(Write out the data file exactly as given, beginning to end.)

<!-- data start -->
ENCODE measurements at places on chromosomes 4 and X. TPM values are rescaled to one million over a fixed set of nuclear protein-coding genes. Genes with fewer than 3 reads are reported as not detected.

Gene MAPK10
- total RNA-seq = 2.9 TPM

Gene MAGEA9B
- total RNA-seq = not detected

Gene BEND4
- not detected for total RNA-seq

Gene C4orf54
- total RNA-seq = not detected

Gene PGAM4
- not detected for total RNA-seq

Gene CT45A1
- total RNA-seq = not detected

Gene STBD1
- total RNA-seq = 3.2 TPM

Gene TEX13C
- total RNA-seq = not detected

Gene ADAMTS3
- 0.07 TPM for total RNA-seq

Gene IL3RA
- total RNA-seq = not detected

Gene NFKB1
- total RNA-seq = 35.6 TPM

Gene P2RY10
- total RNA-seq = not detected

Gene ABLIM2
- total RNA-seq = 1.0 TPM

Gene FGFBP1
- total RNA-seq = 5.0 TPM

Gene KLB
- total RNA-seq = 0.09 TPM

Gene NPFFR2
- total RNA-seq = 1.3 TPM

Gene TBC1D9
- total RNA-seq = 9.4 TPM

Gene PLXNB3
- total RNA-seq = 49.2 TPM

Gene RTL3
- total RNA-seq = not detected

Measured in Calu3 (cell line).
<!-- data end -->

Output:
ENCODE measurements at places on chromosomes 4 and X. TPM values are rescaled to one million over a fixed set of nuclear protein-coding genes. Genes with fewer than 3 reads are reported as not detected.

Gene MAPK10
- total RNA-seq = 2.9 TPM

Gene MAGEA9B
- total RNA-seq = not detected

Gene BEND4
- not detected for total RNA-seq

Gene C4orf54
- total RNA-seq = not detected

Gene PGAM4
- not detected for total RNA-seq

Gene CT45A1
- total RNA-seq = not detected

Gene STBD1
- total RNA-seq = 3.2 TPM

Gene TEX13C
- total RNA-seq = not detected

Gene ADAMTS3
- 0.07 TPM for total RNA-seq

Gene IL3RA
- total RNA-seq = not detected

Gene NFKB1
- total RNA-seq = 35.6 TPM

Gene P2RY10
- total RNA-seq = not detected

Gene ABLIM2
- total RNA-seq = 1.0 TPM

Gene FGFBP1
- total RNA-seq = 5.0 TPM

Gene KLB
- total RNA-seq = 0.09 TPM

Gene NPFFR2
- total RNA-seq = 1.3 TPM

Gene TBC1D9
- total RNA-seq = 9.4 TPM

Gene PLXNB3
- total RNA-seq = 49.2 TPM

Gene RTL3
- total RNA-seq = not detected

Measured in Calu3 (cell line).